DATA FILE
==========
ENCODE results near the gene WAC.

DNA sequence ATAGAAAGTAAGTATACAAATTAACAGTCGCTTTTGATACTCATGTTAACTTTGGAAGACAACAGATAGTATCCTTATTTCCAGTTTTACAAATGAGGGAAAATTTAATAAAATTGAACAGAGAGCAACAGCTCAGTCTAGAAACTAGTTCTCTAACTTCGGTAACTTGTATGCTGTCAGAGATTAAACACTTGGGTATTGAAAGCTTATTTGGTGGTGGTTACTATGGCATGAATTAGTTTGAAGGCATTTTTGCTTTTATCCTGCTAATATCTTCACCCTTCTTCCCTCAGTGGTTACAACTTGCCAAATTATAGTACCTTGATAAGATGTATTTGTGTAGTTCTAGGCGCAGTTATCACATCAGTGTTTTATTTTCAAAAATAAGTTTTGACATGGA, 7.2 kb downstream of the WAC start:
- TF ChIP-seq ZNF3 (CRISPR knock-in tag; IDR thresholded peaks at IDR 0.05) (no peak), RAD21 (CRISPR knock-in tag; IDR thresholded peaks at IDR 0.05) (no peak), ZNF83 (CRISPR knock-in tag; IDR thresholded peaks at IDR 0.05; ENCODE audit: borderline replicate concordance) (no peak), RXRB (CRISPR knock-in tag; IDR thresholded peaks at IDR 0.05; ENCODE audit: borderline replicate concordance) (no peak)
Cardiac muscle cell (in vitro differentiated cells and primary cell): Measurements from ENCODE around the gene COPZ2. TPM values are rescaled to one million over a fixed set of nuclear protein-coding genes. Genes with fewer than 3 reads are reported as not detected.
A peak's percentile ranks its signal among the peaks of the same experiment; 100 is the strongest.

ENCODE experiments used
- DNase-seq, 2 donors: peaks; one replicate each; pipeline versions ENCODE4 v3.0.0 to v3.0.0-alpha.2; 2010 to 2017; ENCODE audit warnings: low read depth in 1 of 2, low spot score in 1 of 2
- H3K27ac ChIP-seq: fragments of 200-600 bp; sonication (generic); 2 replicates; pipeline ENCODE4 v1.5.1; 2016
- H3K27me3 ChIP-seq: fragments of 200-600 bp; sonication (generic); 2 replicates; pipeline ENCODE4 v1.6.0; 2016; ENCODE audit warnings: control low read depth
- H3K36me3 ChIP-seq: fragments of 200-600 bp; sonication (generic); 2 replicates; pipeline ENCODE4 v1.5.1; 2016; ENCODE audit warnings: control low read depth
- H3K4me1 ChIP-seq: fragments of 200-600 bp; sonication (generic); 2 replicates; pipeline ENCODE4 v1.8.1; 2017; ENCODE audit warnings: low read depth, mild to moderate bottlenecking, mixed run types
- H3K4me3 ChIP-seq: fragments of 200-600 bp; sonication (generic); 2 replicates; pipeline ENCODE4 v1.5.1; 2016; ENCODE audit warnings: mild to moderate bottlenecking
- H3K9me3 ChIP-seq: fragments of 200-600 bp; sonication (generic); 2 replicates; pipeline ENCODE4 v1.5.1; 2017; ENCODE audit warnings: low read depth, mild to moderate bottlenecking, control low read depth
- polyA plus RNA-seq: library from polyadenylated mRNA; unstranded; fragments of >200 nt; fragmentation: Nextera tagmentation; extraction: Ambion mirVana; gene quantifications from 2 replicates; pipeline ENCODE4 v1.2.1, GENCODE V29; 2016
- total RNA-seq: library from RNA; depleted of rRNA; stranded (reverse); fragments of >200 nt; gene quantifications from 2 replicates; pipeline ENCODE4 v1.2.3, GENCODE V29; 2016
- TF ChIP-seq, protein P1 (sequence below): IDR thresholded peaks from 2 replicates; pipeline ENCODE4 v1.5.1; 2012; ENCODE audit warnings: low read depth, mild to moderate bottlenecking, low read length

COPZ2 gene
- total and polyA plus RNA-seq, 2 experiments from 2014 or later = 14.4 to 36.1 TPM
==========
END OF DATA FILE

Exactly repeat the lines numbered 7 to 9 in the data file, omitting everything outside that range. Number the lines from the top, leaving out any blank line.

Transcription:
- DNase-seq, 2 donors: peaks; one replicate each; pipeline versions ENCODE4 v3.0.0 to v3.0.0-alpha.2; 2010 to 2017; ENCODE audit warnings: low read depth in 1 of 2, low spot score in 1 of 2
- H3K27ac ChIP-seq: fragments of 200-600 bp; sonication (generic); 2 replicates; pipeline ENCODE4 v1.5.1; 2016
- H3K27me3 ChIP-seq: fragments of 200-600 bp; sonication (generic); 2 replicates; pipeline ENCODE4 v1.6.0; 2016; ENCODE audit warnings: control low read depth